Results for 'David H. Sharp'

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  1. Intellectual Property: Moral, Legal, and International Dilemmas.John P. Barlow, David H. Carey, James W. Child, Marci A. Hamilton, Hugh C. Hansen, Edwin C. Hettinger, Justin Hughes, Michael I. Krauss, Charles J. Meyer, Lynn Sharp Paine, Tom C. Palmer, Eugene H. Spafford & Richard Stallman - 1997 - Rowman & Littlefield Publishers.
    As the expansion of the Internet and the digital formatting of all kinds of creative works move us further into the information age, intellectual property issues have become paramount. Computer programs costing thousands of research dollars are now copied in an instant. People who would recoil at the thought of stealing cars, computers, or VCRs regularly steal software or copy their favorite music from a friend's CD. Since the Web has no national boundaries, these issues are international concerns. The contributors-philosophers, (...)
     
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  2.  62
    The Einstein-Podolsky-Rosen Paradox Re-Examined.David H. Sharp - 1961 - Philosophy of Science 28 (3):225-233.
    This paper discusses the Einstein-Podolsky-Rosen paradox from a new point of view. In section II, the arguments by which Einstein, Podolsky and Rosen reach their paradoxical conclusions are presented. They are found to rest on two critical assumptions: (a) that before a measurement is made on a system consisting of two non-interacting but correlated sub-systems, the state of the entire system is exactly represented by: ψ a (r̄ 1 ,r̄ 2 )=∑ η a η τ η (r̄ 1 ,r̄ 2 (...)
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  3. Syntax, Semantics, and the Problem of the Identity of Mathematical Objects.Gian-Carlo Rota, David H. Sharp & Robert Sokolowski - 1988 - Philosophy of Science 55 (3):376-386.
    A plurality of axiomatic systems can be interpreted as referring to one and the same mathematical object. In this paper we examine the relationship between axiomatic systems and their models, the relationships among the various axiomatic systems that refer to the same model, and the role of an intelligent user of an axiomatic system. We ask whether these relationships and this role can themselves be formalized.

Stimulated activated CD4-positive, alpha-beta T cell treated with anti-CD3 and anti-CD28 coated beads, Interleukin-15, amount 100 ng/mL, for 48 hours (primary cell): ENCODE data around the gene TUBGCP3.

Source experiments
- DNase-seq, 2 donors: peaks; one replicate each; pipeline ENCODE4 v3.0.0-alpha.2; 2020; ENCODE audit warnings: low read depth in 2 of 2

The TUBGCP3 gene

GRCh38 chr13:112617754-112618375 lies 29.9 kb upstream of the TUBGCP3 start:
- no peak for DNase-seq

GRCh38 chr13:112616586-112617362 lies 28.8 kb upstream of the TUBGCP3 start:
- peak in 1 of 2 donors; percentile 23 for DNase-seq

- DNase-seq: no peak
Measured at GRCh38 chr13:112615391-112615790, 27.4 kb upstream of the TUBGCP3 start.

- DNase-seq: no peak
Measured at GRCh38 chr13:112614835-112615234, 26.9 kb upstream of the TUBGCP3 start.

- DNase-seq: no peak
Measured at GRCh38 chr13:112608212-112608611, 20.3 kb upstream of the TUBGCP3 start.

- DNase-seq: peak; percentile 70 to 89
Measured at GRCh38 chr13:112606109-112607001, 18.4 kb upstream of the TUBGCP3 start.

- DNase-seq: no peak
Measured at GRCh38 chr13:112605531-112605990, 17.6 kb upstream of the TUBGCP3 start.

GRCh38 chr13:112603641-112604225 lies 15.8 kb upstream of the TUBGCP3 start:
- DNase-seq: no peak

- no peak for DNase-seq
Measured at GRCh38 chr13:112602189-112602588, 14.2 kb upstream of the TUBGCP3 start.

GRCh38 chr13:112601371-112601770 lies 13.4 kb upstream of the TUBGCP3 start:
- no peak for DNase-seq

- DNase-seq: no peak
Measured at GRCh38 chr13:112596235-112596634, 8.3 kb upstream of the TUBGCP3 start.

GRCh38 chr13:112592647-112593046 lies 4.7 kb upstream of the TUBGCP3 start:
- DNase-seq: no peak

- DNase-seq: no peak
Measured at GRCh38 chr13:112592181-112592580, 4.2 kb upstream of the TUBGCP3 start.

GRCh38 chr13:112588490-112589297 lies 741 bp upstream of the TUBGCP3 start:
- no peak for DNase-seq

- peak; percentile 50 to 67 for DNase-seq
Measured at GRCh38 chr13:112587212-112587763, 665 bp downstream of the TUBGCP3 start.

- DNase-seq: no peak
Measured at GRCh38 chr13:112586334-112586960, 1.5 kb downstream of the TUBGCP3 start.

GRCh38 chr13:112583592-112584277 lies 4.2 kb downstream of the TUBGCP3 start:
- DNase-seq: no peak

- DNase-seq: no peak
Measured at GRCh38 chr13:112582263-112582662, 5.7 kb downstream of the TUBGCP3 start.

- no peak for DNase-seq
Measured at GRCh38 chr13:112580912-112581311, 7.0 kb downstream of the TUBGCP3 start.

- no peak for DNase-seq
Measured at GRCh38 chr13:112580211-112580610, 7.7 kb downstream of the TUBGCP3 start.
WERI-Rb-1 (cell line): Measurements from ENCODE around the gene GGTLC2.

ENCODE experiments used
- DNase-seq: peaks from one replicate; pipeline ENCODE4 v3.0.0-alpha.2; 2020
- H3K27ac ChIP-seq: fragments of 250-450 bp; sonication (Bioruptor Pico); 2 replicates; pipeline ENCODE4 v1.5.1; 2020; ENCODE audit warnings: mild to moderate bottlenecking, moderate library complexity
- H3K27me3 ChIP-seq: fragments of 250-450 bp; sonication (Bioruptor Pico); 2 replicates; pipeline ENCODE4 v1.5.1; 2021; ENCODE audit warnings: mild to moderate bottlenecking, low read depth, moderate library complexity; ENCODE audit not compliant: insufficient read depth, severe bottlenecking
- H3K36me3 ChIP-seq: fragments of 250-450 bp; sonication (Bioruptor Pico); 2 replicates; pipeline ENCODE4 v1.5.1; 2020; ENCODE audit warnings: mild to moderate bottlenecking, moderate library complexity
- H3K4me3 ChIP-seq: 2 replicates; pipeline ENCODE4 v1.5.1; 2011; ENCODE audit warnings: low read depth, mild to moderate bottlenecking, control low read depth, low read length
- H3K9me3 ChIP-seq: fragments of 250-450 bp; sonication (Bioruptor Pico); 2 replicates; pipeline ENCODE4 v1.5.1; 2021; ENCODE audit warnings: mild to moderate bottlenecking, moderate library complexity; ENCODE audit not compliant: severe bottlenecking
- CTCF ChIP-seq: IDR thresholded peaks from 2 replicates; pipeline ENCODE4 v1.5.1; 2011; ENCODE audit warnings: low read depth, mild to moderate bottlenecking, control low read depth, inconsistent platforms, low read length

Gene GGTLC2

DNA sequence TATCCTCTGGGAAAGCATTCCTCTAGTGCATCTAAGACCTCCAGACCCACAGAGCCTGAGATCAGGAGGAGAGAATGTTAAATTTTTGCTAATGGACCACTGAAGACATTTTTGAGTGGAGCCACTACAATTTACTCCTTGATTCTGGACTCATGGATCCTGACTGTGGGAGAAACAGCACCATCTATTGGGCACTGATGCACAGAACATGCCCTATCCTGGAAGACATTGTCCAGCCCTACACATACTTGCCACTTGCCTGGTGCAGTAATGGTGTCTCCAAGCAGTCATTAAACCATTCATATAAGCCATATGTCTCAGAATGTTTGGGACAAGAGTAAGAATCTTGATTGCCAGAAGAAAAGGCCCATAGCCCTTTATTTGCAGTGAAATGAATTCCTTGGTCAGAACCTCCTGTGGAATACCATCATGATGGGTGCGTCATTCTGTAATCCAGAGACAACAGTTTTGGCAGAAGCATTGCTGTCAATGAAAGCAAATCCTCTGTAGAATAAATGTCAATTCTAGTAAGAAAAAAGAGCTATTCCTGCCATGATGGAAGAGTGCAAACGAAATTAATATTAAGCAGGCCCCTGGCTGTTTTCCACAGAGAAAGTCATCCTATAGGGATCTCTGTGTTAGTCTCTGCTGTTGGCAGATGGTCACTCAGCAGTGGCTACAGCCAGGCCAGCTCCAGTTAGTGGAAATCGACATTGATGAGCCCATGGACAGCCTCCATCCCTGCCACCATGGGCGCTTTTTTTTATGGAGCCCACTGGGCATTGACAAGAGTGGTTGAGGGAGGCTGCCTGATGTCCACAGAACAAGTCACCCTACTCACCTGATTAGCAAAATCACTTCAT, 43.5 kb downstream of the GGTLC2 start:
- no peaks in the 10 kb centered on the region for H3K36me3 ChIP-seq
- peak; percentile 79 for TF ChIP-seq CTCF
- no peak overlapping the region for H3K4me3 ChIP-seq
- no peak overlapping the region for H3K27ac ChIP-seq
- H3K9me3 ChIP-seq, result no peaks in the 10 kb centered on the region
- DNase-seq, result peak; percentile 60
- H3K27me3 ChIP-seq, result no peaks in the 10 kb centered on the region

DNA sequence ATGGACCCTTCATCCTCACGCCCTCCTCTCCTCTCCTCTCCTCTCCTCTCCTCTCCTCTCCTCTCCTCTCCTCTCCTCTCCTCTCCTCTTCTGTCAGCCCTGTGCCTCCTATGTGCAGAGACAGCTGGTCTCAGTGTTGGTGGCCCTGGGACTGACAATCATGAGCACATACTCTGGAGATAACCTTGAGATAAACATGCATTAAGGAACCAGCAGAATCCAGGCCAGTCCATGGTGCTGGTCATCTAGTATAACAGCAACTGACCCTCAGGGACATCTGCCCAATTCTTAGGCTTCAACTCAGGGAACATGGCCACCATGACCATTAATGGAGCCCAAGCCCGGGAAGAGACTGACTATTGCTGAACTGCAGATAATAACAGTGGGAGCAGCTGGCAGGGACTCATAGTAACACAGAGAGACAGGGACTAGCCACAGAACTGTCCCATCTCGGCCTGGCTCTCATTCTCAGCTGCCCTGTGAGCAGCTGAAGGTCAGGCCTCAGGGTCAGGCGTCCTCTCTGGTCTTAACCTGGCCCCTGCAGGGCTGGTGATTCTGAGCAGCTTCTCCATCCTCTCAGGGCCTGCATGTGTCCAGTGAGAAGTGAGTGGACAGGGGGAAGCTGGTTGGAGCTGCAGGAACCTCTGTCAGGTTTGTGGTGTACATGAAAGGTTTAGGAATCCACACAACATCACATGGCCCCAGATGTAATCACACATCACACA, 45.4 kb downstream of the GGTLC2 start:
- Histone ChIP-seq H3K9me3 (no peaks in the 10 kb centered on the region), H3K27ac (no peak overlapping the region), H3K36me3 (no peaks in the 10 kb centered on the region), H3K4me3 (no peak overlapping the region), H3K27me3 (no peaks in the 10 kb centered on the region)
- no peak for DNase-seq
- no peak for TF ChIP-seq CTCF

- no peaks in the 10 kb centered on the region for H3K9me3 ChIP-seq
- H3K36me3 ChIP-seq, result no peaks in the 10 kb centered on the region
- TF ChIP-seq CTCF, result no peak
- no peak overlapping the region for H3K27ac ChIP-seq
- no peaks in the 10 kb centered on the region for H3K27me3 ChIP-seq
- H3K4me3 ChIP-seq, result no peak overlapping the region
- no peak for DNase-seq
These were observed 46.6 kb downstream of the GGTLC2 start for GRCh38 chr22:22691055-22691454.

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  4.  45
    Vague Numbers.David H. Sanford - 2002 - Acta Analytica 17 (2):63-73.
    If there are vague numbers, it would be easier to use numbers as semantic values in a treatment of vagueness while avoiding precise cut-off points. When we assign a particular statement a range of values there is no precise sharp cut-off point that locates the greatest lower bound or the least upper bound of the interval, I should like to say. Is this possible? “Vague Numbers” stands for awareness of the problem. I do not present a serious theory of (...)
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  5.  31
    The Rawlsian View of Private Ordering: Kevin A. Kordana and David H. Blankfein Tabachnick.Kevin A. Kordana - 2008 - Social Philosophy and Policy 25 (2):288-307.
    The Rawlsian texts appear not to be consistent with regard to the status of the right of freedom of association. Interestingly, Rawls's early work omits mention of freedom of association as among the basic liberties, but in his later work he explicitly includes freedom of association as among the basic liberties. However, freedom of association would appear to have an economic component as well. If one turns to such “private ordering”, we find a similar ambiguity in the Rawlsian texts, as (...)
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  6.  1
    On a Convenient Property About [FORMULA].David Asperó - 2009 - Archive for Mathematical Logic 48 (7):653-677.
    Several situations are presented in which there is an ordinal γ such that \documentclass[12pt]{minimal} \usepackage{amsmath} \usepackage{wasysym} \usepackage{amsfonts} \usepackage{amssymb} \usepackage{amsbsy} \usepackage{mathrsfs} \usepackage{upgreek} \setlength{\oddsidemargin}{-69pt} \begin{document}$${\{ X \in [\gamma]^{\aleph_0} : X \cap \omega_1 \in S\,{\rm and}\, ot \in T \}}$$\end{document} is a stationary subset of \documentclass[12pt]{minimal} \usepackage{amsmath} \usepackage{wasysym} \usepackage{amsfonts} \usepackage{amssymb} \usepackage{amsbsy} \usepackage{mathrsfs} \usepackage{upgreek} \setlength{\oddsidemargin}{-69pt} \begin{document}$${[\gamma]^{\aleph_0}}$$\end{document} for all stationary \documentclass[12pt]{minimal} \usepackage{amsmath} \usepackage{wasysym} \usepackage{amsfonts} \usepackage{amssymb} \usepackage{amsbsy} \usepackage{mathrsfs} \usepackage{upgreek} \setlength{\oddsidemargin}{-69pt} \begin{document}$${S, T\subseteq \omega_1}$$\end{document}. A natural strengthening of the existence of an ordinal γ for which the above (...)